The SyFy original movie “Scarecrow” arrives on DVD February 25th. The film is different from SyFy’s usual slate of low budget CGI-enhanced portmanteaus such as “Sharknado” and “Arachnoquake.” It’s a straightforward horror film starring Lacey Chabert (“Party of Five”). Unfortunately, it’s a bit too generic for its own good.
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The scarecrow in question is an urban legend told by some teenagers at a small town’s Scarecrow Festival, which includes the memorable nursery rhyme:
It never sleeps,
It never dies,
It can’t be stopped,
hear their cries.
The Scarecrow lives to kill us all.
Keep it buried in the fall.
Yes, there’s a moment where children are reciting the nursery rhyme. A chipper DJ recites it as well, and it’s pretty funny.
On the eve of the festival, a teacher and six of his students go to retrieve the original scarecrow used in the town’s very first celebration. Lacey Chabert plays a woman whose family owns the land, who once dated the teacher (of course). Throw in another love interest, and it’s romantic complications galore, until they’re thrown out a few minutes later once the scarecrow comes back to life. Once the Scarecrow is resurrected, loud bloody hijinks ensue.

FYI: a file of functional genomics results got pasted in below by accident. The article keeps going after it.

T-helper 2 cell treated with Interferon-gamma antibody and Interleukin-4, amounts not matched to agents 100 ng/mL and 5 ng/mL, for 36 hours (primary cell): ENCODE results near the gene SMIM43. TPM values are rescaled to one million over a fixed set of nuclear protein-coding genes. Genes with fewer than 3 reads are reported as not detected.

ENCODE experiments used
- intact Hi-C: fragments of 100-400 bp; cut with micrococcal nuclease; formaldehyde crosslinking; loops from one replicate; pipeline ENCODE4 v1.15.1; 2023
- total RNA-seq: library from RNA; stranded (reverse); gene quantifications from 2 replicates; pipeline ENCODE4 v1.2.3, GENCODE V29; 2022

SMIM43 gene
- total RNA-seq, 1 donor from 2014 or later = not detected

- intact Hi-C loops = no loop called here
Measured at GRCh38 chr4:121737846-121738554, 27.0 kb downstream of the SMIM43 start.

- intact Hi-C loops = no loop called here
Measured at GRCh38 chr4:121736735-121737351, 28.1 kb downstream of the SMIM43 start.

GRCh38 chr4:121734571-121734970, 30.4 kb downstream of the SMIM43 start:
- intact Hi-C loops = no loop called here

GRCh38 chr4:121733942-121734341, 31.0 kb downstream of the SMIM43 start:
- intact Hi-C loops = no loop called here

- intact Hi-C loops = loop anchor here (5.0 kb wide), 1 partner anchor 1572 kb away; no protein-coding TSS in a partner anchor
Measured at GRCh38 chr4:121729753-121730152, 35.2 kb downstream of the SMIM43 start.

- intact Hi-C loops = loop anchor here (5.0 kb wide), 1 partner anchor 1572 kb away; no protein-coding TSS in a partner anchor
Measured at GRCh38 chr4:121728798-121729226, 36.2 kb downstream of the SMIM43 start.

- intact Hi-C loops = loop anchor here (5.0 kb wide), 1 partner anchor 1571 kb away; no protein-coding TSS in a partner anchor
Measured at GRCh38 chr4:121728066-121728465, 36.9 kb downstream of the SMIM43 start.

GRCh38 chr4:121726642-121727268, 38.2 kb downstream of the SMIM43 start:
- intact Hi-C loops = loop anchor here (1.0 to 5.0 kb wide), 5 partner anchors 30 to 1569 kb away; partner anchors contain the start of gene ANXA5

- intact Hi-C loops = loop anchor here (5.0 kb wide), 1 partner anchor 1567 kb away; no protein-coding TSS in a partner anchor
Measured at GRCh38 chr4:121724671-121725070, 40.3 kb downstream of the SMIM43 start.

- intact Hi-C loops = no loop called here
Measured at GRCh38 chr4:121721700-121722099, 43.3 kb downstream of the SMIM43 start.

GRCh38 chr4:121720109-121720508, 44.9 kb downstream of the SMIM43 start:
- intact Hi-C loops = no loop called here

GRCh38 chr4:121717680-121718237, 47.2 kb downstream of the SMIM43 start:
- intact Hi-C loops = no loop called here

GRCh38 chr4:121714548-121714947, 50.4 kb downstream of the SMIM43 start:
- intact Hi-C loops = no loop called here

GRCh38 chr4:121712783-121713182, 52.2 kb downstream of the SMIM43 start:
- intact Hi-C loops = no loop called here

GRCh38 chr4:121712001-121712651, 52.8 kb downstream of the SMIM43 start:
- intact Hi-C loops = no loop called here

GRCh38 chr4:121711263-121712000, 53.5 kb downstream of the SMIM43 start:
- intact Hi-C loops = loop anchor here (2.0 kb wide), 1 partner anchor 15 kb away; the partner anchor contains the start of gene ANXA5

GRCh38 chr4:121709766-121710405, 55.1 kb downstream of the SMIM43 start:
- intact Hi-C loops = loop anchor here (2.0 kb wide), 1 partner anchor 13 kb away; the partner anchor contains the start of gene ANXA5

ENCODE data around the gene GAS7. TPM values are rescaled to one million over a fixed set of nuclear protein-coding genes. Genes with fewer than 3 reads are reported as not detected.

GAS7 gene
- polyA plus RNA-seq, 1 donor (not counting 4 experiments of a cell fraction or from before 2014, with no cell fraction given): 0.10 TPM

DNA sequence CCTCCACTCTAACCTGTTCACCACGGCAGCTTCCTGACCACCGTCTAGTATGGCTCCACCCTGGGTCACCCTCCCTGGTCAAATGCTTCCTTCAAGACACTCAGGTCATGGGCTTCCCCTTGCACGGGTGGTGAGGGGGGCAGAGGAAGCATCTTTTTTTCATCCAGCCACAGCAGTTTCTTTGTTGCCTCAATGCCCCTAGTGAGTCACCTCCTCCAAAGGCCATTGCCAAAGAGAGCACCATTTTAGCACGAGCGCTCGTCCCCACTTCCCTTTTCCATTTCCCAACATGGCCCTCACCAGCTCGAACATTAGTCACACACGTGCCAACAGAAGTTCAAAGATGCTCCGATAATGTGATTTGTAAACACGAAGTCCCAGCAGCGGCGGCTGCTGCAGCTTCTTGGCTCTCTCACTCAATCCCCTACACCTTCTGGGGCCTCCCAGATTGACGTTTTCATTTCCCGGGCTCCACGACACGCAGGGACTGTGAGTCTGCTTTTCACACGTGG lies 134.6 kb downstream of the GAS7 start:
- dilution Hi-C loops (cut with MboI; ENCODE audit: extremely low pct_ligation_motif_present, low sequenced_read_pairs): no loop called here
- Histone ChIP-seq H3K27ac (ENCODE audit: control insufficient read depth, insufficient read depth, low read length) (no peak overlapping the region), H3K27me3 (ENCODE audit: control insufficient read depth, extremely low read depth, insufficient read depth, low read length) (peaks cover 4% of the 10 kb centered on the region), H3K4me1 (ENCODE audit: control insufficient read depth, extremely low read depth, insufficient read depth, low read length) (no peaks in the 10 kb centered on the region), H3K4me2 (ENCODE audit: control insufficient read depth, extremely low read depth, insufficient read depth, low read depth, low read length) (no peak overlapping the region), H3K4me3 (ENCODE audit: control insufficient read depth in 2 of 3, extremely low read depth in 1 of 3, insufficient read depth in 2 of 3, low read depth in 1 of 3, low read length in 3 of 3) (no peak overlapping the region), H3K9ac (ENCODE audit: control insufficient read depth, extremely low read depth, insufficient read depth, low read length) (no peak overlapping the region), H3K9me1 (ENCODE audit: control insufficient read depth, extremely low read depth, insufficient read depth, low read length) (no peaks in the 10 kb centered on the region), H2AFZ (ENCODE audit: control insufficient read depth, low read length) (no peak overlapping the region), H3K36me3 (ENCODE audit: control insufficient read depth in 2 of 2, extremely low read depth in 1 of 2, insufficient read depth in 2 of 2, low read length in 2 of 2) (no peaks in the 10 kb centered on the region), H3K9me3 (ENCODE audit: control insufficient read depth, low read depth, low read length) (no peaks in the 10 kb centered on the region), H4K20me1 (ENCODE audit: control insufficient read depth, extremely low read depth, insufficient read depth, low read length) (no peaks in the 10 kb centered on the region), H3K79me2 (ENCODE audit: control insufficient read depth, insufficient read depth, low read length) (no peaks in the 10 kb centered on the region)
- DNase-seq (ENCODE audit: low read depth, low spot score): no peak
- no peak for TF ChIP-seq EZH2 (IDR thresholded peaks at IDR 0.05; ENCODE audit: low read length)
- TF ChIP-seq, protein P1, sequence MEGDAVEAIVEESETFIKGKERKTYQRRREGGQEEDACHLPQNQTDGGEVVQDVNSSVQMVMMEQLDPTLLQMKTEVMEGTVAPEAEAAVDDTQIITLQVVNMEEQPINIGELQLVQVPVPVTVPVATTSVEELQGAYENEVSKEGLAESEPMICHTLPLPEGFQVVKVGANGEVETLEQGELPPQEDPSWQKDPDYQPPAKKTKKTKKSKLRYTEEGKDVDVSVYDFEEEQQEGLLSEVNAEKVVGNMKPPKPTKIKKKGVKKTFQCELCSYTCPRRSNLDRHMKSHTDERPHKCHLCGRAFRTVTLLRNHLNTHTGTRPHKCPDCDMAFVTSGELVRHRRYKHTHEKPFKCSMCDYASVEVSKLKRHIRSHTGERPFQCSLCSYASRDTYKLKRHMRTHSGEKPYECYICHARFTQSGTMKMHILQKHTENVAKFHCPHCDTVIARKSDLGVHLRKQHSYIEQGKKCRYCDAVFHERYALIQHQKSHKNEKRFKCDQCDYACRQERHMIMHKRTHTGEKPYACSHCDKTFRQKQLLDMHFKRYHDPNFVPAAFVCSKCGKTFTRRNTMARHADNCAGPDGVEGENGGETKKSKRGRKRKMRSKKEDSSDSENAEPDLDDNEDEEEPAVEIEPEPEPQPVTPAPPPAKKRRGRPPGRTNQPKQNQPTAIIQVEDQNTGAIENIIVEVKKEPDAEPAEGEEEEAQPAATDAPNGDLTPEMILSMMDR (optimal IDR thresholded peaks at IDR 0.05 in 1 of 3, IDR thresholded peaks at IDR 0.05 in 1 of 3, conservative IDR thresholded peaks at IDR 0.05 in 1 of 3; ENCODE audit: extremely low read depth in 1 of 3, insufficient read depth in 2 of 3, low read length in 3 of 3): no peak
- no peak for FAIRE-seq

With SyFy’s original movies, you know what you’re going to get: low budgets, a few thrills and about 90 minutes of entertainment. High art, this is not. However, grading on the SyFy curve, “Scarecrow” is one of SyFy’s better offerings, and nowhere near the worst (“Arachnoquake” . . .oy). There are no moments of outright badness in “Scarecrow.” The film’s ultra-low budget hurts it at times (I’m pretty sure they just ran through the same 10 feet of corn over and over), but the acting and direction are surprisingly decent, as far as these things go.
If you’ve never seen a horror film before, you’ll likely be amazed by “Scarecrow.” Unfortunately, if you have a basic knowledge of horror film tropes, it’s nothing you haven’t seen before. This film is aggressively average. On a scale from “Arachnoquake” to “Ghost Shark,” SyFY’s “Scarecrow” lands firmly in the middle.
Click on the slideshow above to view stills from “Scarecrow.” For the latest Blu-Ray news and reviews, subscribe to the Blu-Ray Examiner today.
The film is shot well compared to other SyFy fare, but the visual clarity is strictly TV movie-level.